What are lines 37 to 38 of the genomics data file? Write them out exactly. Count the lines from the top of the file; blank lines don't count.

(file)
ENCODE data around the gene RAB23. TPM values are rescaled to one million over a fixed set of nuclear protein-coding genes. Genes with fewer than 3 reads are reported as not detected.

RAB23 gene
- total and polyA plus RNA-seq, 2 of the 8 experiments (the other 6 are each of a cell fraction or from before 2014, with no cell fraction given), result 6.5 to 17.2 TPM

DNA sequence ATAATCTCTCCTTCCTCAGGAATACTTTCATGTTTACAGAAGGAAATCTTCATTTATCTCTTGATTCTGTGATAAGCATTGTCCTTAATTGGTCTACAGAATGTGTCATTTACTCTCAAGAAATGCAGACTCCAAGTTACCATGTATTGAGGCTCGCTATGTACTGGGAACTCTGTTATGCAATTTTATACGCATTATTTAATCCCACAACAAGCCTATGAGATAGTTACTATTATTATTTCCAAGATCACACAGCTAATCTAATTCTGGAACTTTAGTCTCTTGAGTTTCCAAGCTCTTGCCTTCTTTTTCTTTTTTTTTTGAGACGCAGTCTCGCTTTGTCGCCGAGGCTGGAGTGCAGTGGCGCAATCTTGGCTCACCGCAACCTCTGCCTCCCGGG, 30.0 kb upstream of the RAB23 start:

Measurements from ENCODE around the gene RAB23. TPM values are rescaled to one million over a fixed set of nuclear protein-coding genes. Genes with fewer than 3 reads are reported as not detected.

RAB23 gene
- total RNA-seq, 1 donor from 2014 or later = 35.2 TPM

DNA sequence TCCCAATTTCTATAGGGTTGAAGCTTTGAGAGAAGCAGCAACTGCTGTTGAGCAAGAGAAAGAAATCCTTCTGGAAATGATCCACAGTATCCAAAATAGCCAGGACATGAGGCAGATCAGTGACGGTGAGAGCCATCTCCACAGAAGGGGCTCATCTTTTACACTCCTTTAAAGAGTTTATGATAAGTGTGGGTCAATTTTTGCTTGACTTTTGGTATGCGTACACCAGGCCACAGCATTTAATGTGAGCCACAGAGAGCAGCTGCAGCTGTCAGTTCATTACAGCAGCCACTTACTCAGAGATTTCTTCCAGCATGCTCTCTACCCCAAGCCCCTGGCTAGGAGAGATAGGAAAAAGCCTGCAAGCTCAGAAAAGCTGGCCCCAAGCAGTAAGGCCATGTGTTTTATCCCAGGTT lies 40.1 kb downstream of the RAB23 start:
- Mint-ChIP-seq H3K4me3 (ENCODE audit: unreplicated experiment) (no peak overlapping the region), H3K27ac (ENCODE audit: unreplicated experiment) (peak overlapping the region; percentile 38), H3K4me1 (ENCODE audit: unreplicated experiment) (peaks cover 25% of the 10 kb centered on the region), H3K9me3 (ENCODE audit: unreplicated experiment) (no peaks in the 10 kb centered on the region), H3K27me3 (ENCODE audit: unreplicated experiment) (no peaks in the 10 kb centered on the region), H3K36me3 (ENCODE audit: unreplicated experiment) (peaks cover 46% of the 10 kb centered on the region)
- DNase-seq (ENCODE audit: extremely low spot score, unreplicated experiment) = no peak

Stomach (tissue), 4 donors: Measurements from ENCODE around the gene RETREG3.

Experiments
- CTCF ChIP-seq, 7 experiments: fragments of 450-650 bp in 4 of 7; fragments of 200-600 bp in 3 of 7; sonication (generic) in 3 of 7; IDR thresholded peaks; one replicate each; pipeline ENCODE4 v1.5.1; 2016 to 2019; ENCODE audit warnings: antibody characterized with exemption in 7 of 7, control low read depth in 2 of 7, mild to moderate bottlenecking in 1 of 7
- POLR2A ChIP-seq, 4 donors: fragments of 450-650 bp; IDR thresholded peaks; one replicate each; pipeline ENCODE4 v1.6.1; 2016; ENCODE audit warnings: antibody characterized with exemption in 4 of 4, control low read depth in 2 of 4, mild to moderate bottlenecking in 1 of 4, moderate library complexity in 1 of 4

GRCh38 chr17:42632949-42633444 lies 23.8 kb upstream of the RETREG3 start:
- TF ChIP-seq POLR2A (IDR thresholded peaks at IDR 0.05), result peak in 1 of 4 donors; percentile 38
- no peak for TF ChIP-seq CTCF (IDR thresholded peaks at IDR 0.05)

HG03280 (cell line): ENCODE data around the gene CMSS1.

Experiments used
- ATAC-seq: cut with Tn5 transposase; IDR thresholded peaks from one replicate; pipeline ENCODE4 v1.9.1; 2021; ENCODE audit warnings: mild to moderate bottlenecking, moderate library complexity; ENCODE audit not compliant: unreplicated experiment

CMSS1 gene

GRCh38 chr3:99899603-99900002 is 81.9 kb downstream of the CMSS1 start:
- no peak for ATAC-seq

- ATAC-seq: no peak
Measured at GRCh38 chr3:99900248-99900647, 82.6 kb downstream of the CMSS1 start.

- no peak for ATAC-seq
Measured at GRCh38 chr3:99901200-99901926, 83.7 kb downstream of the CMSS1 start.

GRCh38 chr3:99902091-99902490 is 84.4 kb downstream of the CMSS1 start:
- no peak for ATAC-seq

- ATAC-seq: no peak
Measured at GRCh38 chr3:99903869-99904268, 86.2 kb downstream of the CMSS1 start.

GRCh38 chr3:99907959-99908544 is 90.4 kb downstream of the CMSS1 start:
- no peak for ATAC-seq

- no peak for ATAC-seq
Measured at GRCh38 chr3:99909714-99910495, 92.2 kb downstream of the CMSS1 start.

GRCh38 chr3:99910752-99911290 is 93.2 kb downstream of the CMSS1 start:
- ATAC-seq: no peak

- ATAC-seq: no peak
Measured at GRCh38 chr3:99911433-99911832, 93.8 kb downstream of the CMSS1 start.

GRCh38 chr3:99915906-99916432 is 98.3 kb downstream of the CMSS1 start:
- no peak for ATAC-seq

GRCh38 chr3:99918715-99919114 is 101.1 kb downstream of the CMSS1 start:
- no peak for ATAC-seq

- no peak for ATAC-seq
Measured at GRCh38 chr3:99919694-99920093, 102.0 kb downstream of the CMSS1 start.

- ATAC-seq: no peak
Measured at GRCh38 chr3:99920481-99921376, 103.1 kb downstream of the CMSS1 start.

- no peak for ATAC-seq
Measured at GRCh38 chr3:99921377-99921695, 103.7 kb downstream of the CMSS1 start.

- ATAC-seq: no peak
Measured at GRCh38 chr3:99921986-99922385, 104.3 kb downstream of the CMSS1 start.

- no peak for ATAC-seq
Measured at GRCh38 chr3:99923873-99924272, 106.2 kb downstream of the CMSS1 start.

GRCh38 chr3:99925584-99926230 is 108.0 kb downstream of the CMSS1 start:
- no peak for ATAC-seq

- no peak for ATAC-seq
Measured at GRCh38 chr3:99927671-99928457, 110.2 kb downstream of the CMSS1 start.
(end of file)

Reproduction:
- ATAC-seq: no peak

- ATAC-seq: no peak